What to Expect
Julie will use movement/asana exploration, somatic meditation, group discussion and sharing, writing, sacred dance and more to unlock our fullest potential and reclaim ourselves in each moment.
Each morning we will start with a movement and meditation practice that is based on personal development. Letting go of self judgement and discovering what arises in the body. Through the movement of energy and somatic meditation, we will tune into a sensory practice that allows us to open up from the inside, physically, mentally and emotionally.
In the afternoons we'll address what causes our disconnection and discover how we can re-connect .
Overview of our pathway to the current environment in yoga communities: How did we get here?
Seeing how our basic need of belonging drives us in our practices and need for community and how this is often manipulated to “fitting in” versus a sense of true belonging. This can internalise as “imposter syndrome”
Power and powerlessness: The effects on the body and brain when we are in submissive positions as students. How we can cultivate healthy relationships in our yoga community based on support, trust and accountability.
Examine the relationship of the nervous system and how it can rewire our brains in shame and guilt. This is where our lack of self worth rises and even within the yoga community we can experience a powerlessness. It is a response in the body and when we tune into that response we can work with the breath and movement to unravel it.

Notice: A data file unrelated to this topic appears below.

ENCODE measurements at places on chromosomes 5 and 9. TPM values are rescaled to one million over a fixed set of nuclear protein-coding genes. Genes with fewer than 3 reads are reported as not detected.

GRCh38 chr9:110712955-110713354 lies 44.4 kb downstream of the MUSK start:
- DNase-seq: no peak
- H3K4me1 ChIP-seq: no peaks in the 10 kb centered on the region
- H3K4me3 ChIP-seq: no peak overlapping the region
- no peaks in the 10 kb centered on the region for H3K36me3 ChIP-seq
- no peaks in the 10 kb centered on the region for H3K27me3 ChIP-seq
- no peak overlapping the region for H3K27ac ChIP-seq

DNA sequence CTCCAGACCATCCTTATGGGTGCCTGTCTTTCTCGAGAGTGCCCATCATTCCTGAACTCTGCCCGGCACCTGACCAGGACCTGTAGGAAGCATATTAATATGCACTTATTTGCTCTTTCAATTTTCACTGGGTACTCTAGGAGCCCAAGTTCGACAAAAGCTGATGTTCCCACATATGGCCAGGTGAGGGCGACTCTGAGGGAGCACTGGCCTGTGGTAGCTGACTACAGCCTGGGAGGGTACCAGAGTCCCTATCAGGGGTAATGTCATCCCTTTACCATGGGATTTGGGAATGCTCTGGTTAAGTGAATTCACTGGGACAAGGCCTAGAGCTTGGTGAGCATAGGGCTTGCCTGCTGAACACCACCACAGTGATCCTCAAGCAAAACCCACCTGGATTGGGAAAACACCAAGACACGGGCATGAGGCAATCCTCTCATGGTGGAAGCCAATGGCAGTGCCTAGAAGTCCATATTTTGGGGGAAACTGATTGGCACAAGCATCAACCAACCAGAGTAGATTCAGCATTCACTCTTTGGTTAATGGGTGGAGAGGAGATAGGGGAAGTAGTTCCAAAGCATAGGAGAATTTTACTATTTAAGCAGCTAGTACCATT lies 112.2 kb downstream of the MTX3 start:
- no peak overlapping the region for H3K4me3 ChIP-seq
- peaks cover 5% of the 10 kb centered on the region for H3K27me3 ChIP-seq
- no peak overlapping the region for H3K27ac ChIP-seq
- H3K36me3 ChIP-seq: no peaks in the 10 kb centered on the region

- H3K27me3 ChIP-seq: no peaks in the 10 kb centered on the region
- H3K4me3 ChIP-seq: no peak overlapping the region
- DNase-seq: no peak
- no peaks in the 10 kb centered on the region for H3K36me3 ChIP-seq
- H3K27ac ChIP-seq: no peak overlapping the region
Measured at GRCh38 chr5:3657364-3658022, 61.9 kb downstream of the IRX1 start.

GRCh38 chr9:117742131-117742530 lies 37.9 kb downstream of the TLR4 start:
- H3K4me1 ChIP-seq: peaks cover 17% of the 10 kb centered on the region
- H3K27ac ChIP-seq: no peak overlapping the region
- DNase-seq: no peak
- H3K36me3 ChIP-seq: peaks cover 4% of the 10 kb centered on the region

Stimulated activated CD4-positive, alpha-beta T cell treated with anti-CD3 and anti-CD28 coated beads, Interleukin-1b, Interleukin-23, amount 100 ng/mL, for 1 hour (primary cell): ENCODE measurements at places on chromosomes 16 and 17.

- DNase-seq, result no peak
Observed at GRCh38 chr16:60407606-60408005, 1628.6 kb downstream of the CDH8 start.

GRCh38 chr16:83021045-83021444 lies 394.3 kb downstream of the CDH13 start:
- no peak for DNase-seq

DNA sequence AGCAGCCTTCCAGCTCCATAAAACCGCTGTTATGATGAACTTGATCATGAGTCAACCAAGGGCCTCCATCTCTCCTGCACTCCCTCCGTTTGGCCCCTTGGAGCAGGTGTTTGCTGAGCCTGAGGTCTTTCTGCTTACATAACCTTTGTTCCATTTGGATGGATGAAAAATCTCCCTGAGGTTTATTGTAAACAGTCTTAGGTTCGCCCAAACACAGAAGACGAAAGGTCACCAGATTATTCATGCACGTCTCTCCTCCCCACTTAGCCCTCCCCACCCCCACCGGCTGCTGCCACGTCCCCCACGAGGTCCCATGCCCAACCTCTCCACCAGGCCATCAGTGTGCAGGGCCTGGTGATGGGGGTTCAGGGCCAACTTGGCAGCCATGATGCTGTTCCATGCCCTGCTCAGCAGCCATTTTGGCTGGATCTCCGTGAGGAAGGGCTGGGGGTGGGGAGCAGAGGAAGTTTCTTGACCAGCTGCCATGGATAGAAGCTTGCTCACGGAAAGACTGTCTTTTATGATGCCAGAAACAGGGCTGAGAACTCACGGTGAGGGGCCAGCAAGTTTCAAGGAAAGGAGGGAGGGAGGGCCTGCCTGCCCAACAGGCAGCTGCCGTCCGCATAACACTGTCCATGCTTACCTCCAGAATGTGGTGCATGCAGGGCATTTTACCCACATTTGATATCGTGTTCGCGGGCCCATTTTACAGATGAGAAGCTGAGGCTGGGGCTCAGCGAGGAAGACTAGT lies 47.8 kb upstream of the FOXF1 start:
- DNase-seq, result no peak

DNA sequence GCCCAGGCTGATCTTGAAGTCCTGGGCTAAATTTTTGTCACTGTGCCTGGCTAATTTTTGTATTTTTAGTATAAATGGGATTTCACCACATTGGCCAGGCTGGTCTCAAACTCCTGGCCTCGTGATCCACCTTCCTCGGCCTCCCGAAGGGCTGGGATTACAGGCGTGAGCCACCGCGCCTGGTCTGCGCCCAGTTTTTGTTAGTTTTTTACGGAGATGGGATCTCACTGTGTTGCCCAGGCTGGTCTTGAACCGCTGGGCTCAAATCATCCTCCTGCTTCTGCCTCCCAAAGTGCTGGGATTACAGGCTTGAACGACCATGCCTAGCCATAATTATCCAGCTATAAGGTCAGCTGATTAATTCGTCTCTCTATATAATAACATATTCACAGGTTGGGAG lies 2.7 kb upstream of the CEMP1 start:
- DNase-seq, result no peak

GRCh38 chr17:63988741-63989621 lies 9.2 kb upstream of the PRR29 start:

Gain knowledge of the Limbic system and other brain functions that regulate our behavioural patterns in stress, trauma or fear. Even if these elements are small they are constantly effecting how we show up for ourselves.
Learn the importance of holding space for yourself and others as a critical element of transformation.
Each afternoon will involve discussion of above topics as well as practices to cultivate our grounding, deep self knowledge, freedom from our fears and self empowerment. These practices include movement, pranayama, mediation, pratyahara, journaling and dance.
Open to teachers and experiences practitioners looking for a deeper insight into human behaviour and how that has transcended the yoga world, and most importantly how we can empower ourselves and others in our communities.
January 12 - 16, 2020
Morning sessions: 10:00 - 12:00
Afternoon sessions: 13:00 - 16:30
Regular AED 1950 Early Bird (by December 8) AED 1750
About Your Teacher
Julie Martin wants you to think outside the box, get off your mat, shake up the old dogmas and find freedom to unfold into the beauty of a yoga practice that emerges from the inside. With over 25 years of experience and an international following of students and teachers alike, Julie’s greatest aim is to inspire. Her particular passion for human movement means continual investigation of new anatomical approaches, working with natural movement, range of motion, integrated stability and letting go of some of the old asana myths in order to move with the body and not against it. The practice is always an enquiry, a somatic exploration of sensation, movement and stillness.